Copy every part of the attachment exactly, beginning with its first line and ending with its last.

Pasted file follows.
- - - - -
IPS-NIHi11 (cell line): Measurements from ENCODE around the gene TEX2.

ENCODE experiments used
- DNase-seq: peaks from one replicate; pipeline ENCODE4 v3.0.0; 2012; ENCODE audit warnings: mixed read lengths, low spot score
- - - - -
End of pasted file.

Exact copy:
IPS-NIHi11 (cell line): Measurements from ENCODE around the gene TEX2.

ENCODE experiments used
- DNase-seq: peaks from one replicate; pipeline ENCODE4 v3.0.0; 2012; ENCODE audit warnings: mixed read lengths, low spot score